The midwife: Your best friend in natal care
Sabine Devins · 5 Oct 2010, 18:00
Published: 05 Oct 2010 18:00 GMT+02:00
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It’s less than 10 weeks until Baby Devins arrives and I’m almost ready. We have a place for the baby to sleep, a pram for neighbourhood strolls and wee outfits generously gifted from friends and family (with a few we couldn’t resist buying ourselves). But in Germany, there’s another thing parents-to be must do – find a Hebamme, or midwife.
In North America, midwifery is coming back into fashion, but isn’t the norm. Some of my Canadian friends have used a doula for physical, emotional or spiritual support before and after the birth process. But doulas are rare in Germany where midwifery is the common practise - even hospitals keep them on staff. In fact, midwives run the birthing show in the German healthcare system.
Of the many things that make me glad to be having a baby in Germany, the extensive services extended to mums-to-be and new mums by midwives tops my list. Even better: It’s almost all covered by your insurance, whether you’re covered privately or publicly.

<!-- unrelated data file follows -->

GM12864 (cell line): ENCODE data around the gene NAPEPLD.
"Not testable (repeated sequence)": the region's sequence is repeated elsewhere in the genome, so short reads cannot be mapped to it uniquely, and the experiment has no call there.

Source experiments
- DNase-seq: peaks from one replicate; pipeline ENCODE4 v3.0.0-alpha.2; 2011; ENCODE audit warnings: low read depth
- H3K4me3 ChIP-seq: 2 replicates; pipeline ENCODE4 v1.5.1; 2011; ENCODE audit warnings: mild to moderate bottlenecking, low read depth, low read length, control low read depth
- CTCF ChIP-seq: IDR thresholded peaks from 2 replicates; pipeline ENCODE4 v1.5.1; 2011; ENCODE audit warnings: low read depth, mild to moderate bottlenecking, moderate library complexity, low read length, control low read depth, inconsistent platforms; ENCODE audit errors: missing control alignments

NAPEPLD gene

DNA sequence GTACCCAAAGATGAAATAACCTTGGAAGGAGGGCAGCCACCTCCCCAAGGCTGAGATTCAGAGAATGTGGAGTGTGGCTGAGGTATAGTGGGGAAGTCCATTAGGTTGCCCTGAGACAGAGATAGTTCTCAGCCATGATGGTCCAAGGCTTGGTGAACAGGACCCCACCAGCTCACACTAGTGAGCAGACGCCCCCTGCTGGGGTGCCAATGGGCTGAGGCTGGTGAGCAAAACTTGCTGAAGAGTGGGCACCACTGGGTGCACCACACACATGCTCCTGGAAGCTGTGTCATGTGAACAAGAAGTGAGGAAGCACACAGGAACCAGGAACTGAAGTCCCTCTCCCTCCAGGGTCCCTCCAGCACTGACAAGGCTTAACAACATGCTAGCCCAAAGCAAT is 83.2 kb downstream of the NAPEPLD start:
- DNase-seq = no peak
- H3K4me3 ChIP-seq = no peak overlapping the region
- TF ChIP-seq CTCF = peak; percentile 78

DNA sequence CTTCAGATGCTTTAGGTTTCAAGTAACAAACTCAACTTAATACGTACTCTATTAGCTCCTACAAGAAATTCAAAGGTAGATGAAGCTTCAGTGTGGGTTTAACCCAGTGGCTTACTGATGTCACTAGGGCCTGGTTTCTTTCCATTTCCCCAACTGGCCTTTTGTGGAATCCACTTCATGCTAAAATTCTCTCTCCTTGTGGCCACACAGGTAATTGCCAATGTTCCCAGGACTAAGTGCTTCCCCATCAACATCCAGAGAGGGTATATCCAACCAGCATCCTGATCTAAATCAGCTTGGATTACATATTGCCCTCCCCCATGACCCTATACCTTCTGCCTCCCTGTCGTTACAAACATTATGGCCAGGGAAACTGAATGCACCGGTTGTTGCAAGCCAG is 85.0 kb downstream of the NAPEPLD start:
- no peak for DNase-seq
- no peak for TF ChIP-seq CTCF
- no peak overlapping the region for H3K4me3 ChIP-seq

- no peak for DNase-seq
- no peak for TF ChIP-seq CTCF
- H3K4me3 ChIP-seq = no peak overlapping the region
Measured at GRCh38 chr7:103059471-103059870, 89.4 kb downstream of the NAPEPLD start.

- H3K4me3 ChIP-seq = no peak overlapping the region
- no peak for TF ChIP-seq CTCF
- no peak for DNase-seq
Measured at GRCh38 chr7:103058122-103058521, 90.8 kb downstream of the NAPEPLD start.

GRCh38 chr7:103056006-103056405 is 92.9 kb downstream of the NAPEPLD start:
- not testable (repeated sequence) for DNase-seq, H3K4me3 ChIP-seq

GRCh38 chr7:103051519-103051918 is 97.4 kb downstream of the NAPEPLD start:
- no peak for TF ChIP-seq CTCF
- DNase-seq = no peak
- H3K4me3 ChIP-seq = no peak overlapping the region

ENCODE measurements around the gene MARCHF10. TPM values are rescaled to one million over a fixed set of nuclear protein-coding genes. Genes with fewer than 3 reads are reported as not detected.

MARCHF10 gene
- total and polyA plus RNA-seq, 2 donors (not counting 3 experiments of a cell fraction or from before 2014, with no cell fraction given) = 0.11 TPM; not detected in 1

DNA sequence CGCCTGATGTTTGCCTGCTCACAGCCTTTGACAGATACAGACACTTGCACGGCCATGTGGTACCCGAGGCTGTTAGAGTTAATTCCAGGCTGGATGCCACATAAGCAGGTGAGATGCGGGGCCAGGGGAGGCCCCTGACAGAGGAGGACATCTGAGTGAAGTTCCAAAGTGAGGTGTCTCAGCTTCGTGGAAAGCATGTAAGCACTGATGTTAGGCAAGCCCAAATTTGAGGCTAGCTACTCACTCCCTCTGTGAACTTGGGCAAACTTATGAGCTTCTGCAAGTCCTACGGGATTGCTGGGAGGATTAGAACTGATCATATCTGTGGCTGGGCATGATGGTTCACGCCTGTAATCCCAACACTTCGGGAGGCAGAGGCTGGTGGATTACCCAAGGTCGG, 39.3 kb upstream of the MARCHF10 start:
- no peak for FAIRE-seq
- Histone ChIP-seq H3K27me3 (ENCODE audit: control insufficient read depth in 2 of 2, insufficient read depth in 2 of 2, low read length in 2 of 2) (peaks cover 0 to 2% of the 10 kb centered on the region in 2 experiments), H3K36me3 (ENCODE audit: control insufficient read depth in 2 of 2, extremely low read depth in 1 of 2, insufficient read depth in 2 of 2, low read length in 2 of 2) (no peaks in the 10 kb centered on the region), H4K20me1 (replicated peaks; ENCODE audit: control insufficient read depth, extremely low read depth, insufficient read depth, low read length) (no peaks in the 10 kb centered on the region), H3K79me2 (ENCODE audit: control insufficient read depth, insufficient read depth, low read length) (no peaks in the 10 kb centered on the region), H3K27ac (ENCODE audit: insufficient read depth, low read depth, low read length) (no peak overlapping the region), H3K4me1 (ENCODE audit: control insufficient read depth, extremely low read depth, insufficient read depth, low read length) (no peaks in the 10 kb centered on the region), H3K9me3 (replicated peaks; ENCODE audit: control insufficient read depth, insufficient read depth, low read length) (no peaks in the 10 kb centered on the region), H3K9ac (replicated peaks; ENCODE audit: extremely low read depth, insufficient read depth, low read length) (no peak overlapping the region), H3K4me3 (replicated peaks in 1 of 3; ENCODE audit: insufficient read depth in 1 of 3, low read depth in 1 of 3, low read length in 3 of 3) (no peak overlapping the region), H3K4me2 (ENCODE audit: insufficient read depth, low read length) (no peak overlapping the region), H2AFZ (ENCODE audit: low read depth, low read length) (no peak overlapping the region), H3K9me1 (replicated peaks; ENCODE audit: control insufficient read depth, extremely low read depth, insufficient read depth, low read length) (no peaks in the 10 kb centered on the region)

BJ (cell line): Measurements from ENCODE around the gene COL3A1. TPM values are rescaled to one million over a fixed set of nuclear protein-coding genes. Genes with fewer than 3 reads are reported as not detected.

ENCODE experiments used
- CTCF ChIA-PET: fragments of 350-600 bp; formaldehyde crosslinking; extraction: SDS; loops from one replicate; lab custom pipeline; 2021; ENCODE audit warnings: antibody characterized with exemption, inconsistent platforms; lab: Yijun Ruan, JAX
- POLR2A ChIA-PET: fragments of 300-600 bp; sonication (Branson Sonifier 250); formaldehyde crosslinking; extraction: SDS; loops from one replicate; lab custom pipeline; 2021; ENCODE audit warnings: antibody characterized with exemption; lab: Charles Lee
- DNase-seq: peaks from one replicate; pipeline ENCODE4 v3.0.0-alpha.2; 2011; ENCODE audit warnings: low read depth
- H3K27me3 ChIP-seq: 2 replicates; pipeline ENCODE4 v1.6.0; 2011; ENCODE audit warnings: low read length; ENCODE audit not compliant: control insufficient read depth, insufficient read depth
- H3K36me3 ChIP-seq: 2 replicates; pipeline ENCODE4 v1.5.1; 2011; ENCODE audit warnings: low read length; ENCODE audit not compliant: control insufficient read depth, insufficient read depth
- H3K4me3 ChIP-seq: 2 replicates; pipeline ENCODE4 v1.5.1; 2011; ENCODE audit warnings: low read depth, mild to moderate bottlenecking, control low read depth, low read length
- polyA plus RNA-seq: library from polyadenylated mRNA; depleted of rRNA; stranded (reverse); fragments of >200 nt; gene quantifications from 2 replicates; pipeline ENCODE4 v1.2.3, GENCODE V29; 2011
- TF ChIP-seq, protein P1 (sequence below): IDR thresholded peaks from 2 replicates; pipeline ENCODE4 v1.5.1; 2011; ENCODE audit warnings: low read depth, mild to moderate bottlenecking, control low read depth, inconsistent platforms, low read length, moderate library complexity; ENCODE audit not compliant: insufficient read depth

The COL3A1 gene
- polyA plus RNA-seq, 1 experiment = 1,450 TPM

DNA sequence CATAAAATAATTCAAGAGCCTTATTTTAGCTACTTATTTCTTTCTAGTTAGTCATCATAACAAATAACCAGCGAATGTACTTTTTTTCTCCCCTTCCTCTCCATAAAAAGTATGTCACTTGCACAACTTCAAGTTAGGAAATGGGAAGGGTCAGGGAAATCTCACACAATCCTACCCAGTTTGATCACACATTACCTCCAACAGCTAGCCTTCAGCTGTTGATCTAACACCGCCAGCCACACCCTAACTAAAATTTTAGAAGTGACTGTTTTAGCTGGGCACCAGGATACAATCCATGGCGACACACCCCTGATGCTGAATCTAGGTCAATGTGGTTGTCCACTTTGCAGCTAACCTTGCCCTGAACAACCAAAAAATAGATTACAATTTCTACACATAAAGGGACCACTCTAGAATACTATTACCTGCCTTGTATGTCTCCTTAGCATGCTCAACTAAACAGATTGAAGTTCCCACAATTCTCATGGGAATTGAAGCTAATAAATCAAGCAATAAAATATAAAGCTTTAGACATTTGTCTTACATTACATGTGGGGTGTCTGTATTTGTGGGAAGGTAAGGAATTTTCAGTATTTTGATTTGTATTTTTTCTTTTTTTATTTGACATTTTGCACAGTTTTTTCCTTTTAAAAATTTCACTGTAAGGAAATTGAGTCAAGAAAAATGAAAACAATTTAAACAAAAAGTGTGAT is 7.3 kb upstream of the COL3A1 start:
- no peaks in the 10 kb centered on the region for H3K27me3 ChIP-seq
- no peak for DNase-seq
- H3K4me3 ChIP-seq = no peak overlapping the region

In a previous column I wrote about my choice to see an OB/GYN for the duration of my pregnancy, but many women simply seek the services of a midwife for the routine pre-and postnatal check-ups. Not all Hebamme use the same medical equipment found in the doctor’s office, though, so parents need to decide what works best for them.
Most midwives work freelance. They usually have an in-home office or a Hebamme Praxis, where a group of midwives share an office and sometimes clients. Other midwives are employed in the birthing wards of hospitals, though they sometimes also take clients on a freelance basis.
Many midwives offer a pre-birthing class to impart delivery techniques and the basics of newborn care. Insurance will cover the fees for the mum-to-be's tuition, but dads may have to pay a partner fee.
Some also practise acupuncture, reflexology, homeopathy, aromatherapy and a host of other alternative therapies. These treatments are used to ease pregnancy aches and pains and prepare the body for birth. Acupuncture treatments, for example, are administered ahead of the due date to help the body cope with labour pains.
Perhaps the biggest choice for parents-to-be is whether they want to give birth at a hospital, birthing house or at home – because they’ll have to choose their Hebamme accordingly.